Indian Wells 2017 Preview
Mere hours from the time I am writing this post, Indian Wells will kick off for 2017. And it promises to be a telling affair. For the first time since the Australian Open, all of the top players (minus Milos Raonic) are in action in the same event. We’re into month three of 2017 and there seems to be more questions now than at the start of the year! So without further preamble, let’s get into my Indian Wells 2017 preview.
The world number one had a disappointing run in Melbourne, but when you look at his 2017 so far it’s not too shabby. A fourth round exit at a Grand Slam is disappointing for Murray, but it’s far from insignificant. Meanwhile he also reached the final of Qatar and won the title in Dubai. Whether he can dominate like his Big Four peers have done remains to be seen, but he’s certainly making a go of it.
Indian Wells has always been a bit of a bogey tournament for Murray, however. He’s only defending 45 points from last years early exit. Djokovic, on the other hand, is defending the full 1,000, so Murray is almost guaranteed to increase his lead at the top of the rankings this week. The question is, will Murray be satisfied with that?
Indian Wells is one of only two Masters 1000 events Murray has yet to win, with the Masters full house still being something that no-one has achieved in men’s tennis. Not only that, it won’t hurt to make a statement to the rest of the tour. Nobody really thinks Murray doesn’t deserve his place at the top of the game, but there is a sense that he’s not as invincible as, say, Djokovic was during his reigns at the top.
I expect Murray to make a far better showing than his previous efforts, though I’m not sure he will take the title.
Probably the biggest question mark hangs over the head of Nole. One of the most dominant players in the history of the game at the height of his powers, Djokovic has struggled to string together consistently good results since last year’s French Open triumph.
When Djokovic reached the World Tour Finals last year, losing to Murray, and then avenged that loss in the Qatar Open final, it was easy to think things were back on track. But early exits from the Australian Open and Acapulco soon brought those doubts back.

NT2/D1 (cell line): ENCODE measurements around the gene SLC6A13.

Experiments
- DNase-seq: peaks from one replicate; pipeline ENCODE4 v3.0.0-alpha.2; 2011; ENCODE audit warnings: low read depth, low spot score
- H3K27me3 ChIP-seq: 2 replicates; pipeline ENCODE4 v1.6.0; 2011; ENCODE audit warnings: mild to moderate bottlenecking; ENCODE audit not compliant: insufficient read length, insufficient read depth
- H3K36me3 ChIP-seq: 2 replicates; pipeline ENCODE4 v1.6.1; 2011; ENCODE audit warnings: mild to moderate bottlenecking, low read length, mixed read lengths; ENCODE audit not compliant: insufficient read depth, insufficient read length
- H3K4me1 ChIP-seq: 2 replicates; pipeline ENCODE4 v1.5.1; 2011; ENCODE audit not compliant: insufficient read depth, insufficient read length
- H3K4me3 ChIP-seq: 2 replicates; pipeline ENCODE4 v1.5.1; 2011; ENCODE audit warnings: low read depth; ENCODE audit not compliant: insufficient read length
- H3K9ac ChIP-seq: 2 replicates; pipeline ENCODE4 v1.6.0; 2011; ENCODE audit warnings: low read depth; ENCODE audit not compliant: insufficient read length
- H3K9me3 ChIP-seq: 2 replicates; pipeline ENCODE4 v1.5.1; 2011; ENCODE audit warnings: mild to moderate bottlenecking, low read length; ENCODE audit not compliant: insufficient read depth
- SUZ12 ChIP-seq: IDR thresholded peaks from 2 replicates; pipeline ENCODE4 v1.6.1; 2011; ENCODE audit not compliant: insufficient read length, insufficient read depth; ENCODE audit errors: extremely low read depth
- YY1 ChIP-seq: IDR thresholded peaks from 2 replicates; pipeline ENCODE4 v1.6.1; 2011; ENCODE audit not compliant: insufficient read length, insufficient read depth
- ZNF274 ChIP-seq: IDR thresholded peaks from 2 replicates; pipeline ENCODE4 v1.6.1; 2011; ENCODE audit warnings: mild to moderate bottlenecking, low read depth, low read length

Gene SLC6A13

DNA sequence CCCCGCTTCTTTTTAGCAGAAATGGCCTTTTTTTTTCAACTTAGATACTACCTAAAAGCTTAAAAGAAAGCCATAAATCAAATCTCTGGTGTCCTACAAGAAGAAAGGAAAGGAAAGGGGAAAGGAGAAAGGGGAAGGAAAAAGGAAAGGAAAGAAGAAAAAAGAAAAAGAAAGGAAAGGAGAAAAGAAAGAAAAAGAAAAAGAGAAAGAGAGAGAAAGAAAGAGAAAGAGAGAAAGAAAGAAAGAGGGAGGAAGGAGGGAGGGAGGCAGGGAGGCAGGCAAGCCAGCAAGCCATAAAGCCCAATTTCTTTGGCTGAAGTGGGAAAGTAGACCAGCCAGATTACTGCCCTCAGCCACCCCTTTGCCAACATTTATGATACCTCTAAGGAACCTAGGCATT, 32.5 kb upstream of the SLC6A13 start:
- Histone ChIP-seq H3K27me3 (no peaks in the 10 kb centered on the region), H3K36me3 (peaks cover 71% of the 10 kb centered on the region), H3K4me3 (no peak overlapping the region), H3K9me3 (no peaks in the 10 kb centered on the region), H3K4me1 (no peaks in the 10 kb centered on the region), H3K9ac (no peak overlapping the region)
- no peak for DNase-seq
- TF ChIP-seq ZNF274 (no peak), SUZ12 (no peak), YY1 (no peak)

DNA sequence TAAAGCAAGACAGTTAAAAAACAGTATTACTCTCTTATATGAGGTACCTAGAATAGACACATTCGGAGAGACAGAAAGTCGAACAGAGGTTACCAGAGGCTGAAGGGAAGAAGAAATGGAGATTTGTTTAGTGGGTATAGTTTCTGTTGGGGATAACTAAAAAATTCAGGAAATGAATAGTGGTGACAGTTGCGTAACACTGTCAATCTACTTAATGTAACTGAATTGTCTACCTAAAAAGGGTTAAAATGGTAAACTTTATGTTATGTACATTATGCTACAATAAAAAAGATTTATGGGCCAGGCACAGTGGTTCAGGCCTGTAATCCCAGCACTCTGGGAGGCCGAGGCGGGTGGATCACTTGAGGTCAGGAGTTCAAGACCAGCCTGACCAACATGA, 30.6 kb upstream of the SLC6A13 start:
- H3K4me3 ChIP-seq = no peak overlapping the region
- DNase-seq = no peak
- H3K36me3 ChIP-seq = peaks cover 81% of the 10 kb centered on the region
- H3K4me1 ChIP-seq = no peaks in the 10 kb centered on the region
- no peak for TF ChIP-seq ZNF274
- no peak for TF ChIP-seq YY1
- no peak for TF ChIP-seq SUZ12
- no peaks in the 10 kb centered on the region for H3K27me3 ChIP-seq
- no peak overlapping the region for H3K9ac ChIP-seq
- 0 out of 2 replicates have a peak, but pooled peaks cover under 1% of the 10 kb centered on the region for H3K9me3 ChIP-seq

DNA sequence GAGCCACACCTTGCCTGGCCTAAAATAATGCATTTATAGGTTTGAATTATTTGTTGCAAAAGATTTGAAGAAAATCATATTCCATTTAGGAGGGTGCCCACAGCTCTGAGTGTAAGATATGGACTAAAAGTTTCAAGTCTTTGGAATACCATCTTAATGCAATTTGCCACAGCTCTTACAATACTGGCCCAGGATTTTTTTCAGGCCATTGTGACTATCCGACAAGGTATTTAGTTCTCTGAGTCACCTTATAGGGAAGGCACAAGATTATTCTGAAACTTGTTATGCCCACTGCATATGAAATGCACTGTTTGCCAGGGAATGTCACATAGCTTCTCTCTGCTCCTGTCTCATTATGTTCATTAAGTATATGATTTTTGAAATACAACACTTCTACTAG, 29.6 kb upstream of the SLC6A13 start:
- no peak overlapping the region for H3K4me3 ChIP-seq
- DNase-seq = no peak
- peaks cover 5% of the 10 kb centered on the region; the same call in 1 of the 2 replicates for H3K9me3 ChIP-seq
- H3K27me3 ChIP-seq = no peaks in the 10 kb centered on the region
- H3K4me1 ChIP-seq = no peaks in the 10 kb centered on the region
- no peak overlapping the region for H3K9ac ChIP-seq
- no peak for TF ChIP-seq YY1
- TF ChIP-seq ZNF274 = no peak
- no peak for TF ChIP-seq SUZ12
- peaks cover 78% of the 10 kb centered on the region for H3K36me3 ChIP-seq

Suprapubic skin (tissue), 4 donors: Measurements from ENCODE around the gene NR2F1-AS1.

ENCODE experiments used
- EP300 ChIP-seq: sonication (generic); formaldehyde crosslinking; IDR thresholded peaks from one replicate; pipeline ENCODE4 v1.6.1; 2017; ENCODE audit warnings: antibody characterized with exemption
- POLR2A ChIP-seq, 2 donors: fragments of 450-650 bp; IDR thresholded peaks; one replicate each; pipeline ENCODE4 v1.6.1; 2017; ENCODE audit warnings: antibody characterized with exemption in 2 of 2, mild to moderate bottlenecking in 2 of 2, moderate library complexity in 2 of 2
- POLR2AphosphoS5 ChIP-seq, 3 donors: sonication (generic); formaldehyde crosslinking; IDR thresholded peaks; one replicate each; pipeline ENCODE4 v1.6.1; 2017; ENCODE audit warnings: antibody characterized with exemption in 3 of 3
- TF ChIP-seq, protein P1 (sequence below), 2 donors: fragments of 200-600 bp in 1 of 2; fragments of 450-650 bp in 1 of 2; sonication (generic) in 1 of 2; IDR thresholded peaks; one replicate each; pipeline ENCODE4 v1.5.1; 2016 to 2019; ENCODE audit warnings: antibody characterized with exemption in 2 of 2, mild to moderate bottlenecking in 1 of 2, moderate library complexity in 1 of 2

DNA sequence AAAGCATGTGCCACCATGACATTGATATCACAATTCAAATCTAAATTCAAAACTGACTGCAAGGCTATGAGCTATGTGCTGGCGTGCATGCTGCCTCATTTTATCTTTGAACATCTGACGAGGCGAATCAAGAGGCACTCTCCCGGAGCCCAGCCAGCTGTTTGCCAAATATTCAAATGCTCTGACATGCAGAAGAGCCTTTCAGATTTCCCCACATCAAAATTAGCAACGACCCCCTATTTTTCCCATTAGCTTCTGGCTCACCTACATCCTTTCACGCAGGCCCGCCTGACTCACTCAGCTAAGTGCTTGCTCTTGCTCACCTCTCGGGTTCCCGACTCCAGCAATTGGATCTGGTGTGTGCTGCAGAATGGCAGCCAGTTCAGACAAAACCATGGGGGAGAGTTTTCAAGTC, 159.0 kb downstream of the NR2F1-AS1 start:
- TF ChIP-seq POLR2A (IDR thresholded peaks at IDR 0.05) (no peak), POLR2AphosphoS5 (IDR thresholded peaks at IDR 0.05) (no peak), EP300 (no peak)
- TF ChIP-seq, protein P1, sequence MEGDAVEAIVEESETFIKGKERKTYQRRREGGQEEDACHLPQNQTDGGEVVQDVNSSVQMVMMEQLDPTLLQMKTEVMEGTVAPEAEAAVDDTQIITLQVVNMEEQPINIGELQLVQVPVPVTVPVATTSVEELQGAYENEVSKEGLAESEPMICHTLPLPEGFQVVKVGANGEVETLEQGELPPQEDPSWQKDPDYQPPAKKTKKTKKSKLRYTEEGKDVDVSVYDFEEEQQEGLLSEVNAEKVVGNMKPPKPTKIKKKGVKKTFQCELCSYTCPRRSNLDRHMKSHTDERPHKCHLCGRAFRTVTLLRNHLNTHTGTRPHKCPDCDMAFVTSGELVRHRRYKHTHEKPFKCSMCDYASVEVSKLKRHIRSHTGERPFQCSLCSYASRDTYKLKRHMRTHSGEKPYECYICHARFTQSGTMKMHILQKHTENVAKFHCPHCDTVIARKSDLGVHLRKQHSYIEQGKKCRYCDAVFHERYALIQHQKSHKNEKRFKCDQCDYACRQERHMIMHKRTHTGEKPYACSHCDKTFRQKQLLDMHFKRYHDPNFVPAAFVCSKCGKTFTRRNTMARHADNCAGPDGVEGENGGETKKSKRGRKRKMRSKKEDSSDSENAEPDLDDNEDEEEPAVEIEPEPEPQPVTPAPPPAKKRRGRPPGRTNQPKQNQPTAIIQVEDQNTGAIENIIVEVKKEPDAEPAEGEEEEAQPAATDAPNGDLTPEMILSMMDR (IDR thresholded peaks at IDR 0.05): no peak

Djokovic seems to be suffering with his game mentally. And, at the 29 years old, the longer his struggle goes on, the more unlikely it seems that we’ll see him dominate again.
Even if the Djoker loses in the first round, he will still be 3,000—4,000 points clear of third place. He may be losing ground on Murray, but he won’t be getting overtaken any time soon. The question is, does Djokovic care anymore?
The King of Clay was, of course, one half of one the most historic Australian Open finals in history. Since then Nadal has had to pull out of Rotterdam on his doctor’s advice. He did go on to reach the Acapulco final where he lost to an on fire Sam Querrey.
While Rafa doesn’t seem to be quite the unstoppable force he once was, he is most certainly dangerous. For me, the main question surrounding Nadal is regarding how much he’ll want to focus on these hard court tournaments. Few people would write Nadal enough on clay, and with his body ageing and injuries becoming more frequent, Nadal may well choose to put all his eggs in the clay court basket.
Federer, of course, won the aforementioned historic Australian Open final. At 35 years old, it was a remarkable achievement even for the remarkable Swiss. Since then he’s had one outing in Dubai, where he crashed out early against Evgeny Donskoy. Federer admitted afterwards that did not know of Donskoy before the match.
The chances are, Federer is going to start being very judicious with his schedule. Much in the same way Serena Williams is. As with Nadal, I wouldn’t be surprised if we see Federer saving himself for the big events. The question is, will he consider Indian Wells a big event?
Personally I think he will, and I think he’ll have a good run… but I doubt he’ll win.
We’ve had a number of impressive title winners so far. Jo-Wilfried Tsonga has pulled off back to back titles in Rotterdam and Marseilles. Grigor Dimitrov and Jack Sock have also notched up two titles to their name so far this year, while Dominic Thiem and Alexander Zverev are a couple of other notable dangerous names already on the board this year.
Short of another Australian Open-esque tournament, the chances are we won’t see a surprise result here. The top players are usually on their game for the Masters events, and if we don’t see a Big Four winner, we’ll likely see a top ten player take the crown.
On past performances alone, Andy Murray seems unlikely. Djokovic is anybody’s guess, and Nadal Federer may no longer have it in them to go all out over and over. Everyone is waiting for the tour to make a statement to the Big Four, perhaps Indian Wells will be it…
That’s it for our Indian Wells 2017 preview, check back for updates on the tournament itself.